As a dog lover and owner I had to share this one with you along with a picture of my little canine companion who turns 12 next month.
This is Gabi, who rides on the bike with me.
Our Better Health
It seems unconditional love from a fluffy, drooling canine is one key to a healthier life — as many people already expected.
A study of more than 3.4-million people revealed that having a dog in the house is linked to living a longer life. The research, published in Scientific Reports by Uppsala University in Sweden, reviewed a national registry of people aged 40 to 80 for up to 12 years. Just over 13 per cent were dog owners.
By evaluating health records, it found that registered dog owners had a lower risk of having heart attacks and other life-threatening conditions. It said owning a dog cuts down the risk of death from cardiovascular disease by 36 per cent for people that live alone.
There is a slightly lower benefit to owning a canine for those who don’t live alone — the risk was cut by only 15 per cent. Researchers…
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There is a ton of good information in this. Read it and reap!
I have posted previously on:
How important is a good night’s sleep?
Super tools for handling stress
Our Better Health
Anxiety seems to be a near-universal condition. In the United States alone, approximately 40 million adults – or 18 percent of the population – suffer from an anxiety disorder.
And these numbers represent only the diagnosed (i.e. reported). The actual number is likely to be significantly higher.
The truth is that society is somewhat to blame (not to negate our own sense of responsibility.) We’ve managed to build a 24/7 “constantly connected” infrastructure that has permeated into schools, businesses and elsewhere. Many people are under constant pressure to succeed; most ironically by leveraging this very infrastructure. This only exacerbates the problem.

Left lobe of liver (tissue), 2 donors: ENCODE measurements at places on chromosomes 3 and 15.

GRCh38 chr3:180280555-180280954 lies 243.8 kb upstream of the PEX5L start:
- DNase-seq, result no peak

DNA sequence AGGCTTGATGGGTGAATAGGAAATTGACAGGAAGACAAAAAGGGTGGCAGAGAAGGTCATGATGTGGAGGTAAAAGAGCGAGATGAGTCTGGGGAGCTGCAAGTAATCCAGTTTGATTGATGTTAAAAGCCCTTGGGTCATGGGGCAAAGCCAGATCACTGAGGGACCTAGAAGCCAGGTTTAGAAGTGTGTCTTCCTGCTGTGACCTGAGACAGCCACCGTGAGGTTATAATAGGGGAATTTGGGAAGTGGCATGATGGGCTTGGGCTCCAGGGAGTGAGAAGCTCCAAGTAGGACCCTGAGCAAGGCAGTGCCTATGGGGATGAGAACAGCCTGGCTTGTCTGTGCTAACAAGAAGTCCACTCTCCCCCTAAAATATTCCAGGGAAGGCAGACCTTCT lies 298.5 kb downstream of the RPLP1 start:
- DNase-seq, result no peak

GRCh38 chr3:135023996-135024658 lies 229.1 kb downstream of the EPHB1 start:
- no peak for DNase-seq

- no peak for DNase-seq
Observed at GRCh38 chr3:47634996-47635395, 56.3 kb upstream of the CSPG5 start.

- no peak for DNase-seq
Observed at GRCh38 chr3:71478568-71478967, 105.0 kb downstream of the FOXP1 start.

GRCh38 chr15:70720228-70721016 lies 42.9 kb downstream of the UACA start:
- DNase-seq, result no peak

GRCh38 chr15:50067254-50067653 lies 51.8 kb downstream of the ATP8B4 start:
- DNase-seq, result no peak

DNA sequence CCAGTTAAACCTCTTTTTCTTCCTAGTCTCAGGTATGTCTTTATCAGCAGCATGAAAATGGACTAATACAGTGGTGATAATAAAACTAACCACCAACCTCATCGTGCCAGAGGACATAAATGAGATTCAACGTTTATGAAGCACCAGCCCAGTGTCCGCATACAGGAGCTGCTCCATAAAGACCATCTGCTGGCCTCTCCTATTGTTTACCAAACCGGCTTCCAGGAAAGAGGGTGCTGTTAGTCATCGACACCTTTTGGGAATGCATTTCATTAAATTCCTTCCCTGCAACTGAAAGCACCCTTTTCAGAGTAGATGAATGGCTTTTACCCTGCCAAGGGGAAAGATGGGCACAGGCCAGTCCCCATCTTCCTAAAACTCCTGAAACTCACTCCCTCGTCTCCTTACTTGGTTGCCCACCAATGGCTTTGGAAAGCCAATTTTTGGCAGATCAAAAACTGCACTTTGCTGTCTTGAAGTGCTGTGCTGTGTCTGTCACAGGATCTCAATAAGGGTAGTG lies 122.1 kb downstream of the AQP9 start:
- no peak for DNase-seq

“Prevention is the best cure” is a universal axiom within the medical community, including within the mental health sphere. Understanding what “triggers” certain symptoms or condition can – in some instances – drastically reduce the likelihood of a symptom or episode.
Here, we focus on ten established “triggers” that…
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I stumbled across these surfing the web this morning. Thought you might like them.
Here is something to think about when tempted …
Doesn’t this sound like something worth trying?
I don’t remember ever hearing this one before, but I love it.
Noun: 1. A feeling of worry, nervousness, or unease, typically about an imminent event or something with an uncertain outcome.
2. Desire to do something, typically accompanied by unease
Anxiety (also called angst or worry) is a psychological and physiological state characterized by somatic, emotional, cognitive, and behavioral components. The root meaning of the word anxiety is ‘to vex or trouble’; in either presence or absence of psychological stress, anxiety can create feelings of fear, worry, uneasiness, and dread. Anxiety is considered to be a normal reaction to a stressor. It may help someone to deal with a difficult situation by prompting them to cope with it. When anxiety becomes excessive, out of proportion to the stressor, it may fall under the classification of an anxiety disorder, according to Wikipedia.
Speaking before a Northwestern Memorial Healthy Transitions Program ® gathering, Cathy Frank, MD, said that when anxiety becomes an excessive, irrational dread of everyday situations, it becomes an anxiety disorder.
Anxiety disorders affect about 50 million American adults.
Dr. Frank said that common predisposing factors for anxiety include:
* prior anxiety or depressive episodes
* family history of anxiety disorders
* severe or unanticipated stress
* chronic illness
* female gender
*certain medications or medical disorders